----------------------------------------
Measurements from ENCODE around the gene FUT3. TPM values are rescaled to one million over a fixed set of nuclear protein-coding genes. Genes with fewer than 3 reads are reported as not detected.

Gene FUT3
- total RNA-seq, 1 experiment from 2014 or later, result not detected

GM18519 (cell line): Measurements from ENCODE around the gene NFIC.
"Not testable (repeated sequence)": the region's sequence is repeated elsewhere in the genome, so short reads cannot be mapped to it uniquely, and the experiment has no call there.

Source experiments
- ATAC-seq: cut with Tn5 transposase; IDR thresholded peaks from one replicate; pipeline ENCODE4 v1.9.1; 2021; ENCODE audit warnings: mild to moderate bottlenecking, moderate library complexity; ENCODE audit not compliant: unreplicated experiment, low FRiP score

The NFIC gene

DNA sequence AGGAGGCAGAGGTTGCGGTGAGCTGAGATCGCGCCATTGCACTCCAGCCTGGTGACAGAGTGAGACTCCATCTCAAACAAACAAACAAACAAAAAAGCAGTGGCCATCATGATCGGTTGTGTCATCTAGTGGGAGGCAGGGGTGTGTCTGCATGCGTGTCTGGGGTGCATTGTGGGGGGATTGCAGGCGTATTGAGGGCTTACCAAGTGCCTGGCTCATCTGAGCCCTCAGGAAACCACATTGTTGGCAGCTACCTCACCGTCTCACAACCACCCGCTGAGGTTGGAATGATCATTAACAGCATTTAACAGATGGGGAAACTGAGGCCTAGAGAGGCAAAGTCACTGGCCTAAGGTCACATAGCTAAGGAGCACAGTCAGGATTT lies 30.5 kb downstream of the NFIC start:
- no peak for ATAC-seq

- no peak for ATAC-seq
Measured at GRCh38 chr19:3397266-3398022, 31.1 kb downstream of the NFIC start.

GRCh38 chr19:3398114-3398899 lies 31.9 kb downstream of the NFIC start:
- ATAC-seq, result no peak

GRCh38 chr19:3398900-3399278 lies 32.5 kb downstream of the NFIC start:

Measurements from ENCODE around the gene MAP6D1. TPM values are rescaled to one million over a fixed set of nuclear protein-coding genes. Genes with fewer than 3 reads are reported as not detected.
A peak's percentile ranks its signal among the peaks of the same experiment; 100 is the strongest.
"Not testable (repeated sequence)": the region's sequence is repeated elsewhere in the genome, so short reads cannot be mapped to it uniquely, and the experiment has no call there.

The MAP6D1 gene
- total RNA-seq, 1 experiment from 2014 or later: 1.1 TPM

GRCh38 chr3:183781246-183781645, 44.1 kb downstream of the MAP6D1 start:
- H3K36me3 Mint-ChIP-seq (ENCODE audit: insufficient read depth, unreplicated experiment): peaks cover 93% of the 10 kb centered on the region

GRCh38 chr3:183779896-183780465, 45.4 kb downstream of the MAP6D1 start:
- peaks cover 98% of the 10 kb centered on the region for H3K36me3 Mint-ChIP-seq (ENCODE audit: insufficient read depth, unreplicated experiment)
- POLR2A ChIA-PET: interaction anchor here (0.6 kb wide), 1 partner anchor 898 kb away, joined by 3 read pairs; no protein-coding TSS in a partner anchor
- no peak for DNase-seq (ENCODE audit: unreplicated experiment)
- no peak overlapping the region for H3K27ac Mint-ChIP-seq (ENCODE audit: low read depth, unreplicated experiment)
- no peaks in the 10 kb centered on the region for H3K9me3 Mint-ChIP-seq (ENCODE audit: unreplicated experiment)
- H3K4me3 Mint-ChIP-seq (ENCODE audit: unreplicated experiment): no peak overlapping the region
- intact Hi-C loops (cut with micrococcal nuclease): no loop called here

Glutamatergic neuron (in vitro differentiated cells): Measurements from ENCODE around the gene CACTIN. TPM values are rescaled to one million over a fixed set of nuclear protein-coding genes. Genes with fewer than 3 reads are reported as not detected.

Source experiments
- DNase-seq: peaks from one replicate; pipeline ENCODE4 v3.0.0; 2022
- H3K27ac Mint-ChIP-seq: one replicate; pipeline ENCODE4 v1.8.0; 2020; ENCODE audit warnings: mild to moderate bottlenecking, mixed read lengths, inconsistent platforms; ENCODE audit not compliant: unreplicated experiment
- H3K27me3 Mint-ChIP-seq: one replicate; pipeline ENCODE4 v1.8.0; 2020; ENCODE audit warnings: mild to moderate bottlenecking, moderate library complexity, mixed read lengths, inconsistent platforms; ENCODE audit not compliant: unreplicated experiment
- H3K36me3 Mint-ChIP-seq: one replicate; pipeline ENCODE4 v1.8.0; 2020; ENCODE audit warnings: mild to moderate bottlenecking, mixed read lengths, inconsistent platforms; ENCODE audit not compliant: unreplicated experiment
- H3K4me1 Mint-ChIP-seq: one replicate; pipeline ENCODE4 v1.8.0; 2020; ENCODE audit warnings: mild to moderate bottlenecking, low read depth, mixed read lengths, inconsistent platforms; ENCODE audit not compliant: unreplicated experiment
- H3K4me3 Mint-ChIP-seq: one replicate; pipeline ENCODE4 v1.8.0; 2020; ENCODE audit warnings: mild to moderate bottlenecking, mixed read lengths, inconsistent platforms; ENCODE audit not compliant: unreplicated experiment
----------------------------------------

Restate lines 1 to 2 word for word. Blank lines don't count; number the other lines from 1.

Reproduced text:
Measurements from ENCODE around the gene FUT3. TPM values are rescaled to one million over a fixed set of nuclear protein-coding genes. Genes with fewer than 3 reads are reported as not detected.

Gene FUT3